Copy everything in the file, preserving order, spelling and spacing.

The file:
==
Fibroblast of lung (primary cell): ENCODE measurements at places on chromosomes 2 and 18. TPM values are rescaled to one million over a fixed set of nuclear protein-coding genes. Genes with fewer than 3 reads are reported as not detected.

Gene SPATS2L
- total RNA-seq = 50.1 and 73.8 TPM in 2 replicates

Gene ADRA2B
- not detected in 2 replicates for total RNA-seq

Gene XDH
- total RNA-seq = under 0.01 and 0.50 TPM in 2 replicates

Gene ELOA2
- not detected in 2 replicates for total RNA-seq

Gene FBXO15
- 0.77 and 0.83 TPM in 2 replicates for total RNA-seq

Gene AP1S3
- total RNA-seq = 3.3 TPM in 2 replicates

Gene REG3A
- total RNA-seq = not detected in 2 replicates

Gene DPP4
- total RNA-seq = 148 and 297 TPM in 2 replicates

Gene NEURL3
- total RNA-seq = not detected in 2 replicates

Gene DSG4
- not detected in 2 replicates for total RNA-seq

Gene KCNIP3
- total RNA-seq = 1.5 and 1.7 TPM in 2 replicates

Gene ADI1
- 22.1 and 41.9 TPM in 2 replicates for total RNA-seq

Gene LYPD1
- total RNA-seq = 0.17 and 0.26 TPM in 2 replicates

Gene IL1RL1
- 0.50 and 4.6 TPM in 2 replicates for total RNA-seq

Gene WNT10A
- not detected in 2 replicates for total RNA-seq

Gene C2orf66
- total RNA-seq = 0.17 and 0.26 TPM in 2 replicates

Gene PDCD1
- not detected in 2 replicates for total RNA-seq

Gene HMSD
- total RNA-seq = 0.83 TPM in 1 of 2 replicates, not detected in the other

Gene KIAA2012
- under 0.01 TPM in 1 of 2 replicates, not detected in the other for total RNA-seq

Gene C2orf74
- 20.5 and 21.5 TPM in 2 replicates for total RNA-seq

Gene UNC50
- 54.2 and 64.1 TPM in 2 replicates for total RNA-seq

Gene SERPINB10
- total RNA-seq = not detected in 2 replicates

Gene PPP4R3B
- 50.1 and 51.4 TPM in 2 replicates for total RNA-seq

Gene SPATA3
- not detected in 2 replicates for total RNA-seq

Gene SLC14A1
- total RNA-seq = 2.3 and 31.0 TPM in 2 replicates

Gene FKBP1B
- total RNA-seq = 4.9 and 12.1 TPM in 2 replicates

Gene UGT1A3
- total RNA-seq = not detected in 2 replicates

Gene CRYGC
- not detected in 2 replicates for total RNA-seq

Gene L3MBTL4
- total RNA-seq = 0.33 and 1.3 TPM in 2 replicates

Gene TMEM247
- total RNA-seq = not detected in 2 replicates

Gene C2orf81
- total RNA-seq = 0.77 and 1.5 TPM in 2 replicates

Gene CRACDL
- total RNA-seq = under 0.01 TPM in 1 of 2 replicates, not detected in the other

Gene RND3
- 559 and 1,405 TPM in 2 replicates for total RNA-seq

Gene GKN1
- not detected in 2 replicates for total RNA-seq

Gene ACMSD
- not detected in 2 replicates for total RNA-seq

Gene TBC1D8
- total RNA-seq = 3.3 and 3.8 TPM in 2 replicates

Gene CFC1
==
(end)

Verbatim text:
Fibroblast of lung (primary cell): ENCODE measurements at places on chromosomes 2 and 18. TPM values are rescaled to one million over a fixed set of nuclear protein-coding genes. Genes with fewer than 3 reads are reported as not detected.

Gene SPATS2L
- total RNA-seq = 50.1 and 73.8 TPM in 2 replicates

Gene ADRA2B
- not detected in 2 replicates for total RNA-seq

Gene XDH
- total RNA-seq = under 0.01 and 0.50 TPM in 2 replicates

Gene ELOA2
- not detected in 2 replicates for total RNA-seq

Gene FBXO15
- 0.77 and 0.83 TPM in 2 replicates for total RNA-seq

Gene AP1S3
- total RNA-seq = 3.3 TPM in 2 replicates

Gene REG3A
- total RNA-seq = not detected in 2 replicates

Gene DPP4
- total RNA-seq = 148 and 297 TPM in 2 replicates

Gene NEURL3
- total RNA-seq = not detected in 2 replicates

Gene DSG4
- not detected in 2 replicates for total RNA-seq

Gene KCNIP3
- total RNA-seq = 1.5 and 1.7 TPM in 2 replicates

Gene ADI1
- 22.1 and 41.9 TPM in 2 replicates for total RNA-seq

Gene LYPD1
- total RNA-seq = 0.17 and 0.26 TPM in 2 replicates

Gene IL1RL1
- 0.50 and 4.6 TPM in 2 replicates for total RNA-seq

Gene WNT10A
- not detected in 2 replicates for total RNA-seq

Gene C2orf66
- total RNA-seq = 0.17 and 0.26 TPM in 2 replicates

Gene PDCD1
- not detected in 2 replicates for total RNA-seq

Gene HMSD
- total RNA-seq = 0.83 TPM in 1 of 2 replicates, not detected in the other

Gene KIAA2012
- under 0.01 TPM in 1 of 2 replicates, not detected in the other for total RNA-seq

Gene C2orf74
- 20.5 and 21.5 TPM in 2 replicates for total RNA-seq

Gene UNC50
- 54.2 and 64.1 TPM in 2 replicates for total RNA-seq

Gene SERPINB10
- total RNA-seq = not detected in 2 replicates

Gene PPP4R3B
- 50.1 and 51.4 TPM in 2 replicates for total RNA-seq

Gene SPATA3
- not detected in 2 replicates for total RNA-seq

Gene SLC14A1
- total RNA-seq = 2.3 and 31.0 TPM in 2 replicates

Gene FKBP1B
- total RNA-seq = 4.9 and 12.1 TPM in 2 replicates

Gene UGT1A3
- total RNA-seq = not detected in 2 replicates

Gene CRYGC
- not detected in 2 replicates for total RNA-seq

Gene L3MBTL4
- total RNA-seq = 0.33 and 1.3 TPM in 2 replicates

Gene TMEM247
- total RNA-seq = not detected in 2 replicates

Gene C2orf81
- total RNA-seq = 0.77 and 1.5 TPM in 2 replicates

Gene CRACDL
- total RNA-seq = under 0.01 TPM in 1 of 2 replicates, not detected in the other

Gene RND3
- 559 and 1,405 TPM in 2 replicates for total RNA-seq

Gene GKN1
- not detected in 2 replicates for total RNA-seq

Gene ACMSD
- not detected in 2 replicates for total RNA-seq

Gene TBC1D8
- total RNA-seq = 3.3 and 3.8 TPM in 2 replicates

Gene CFC1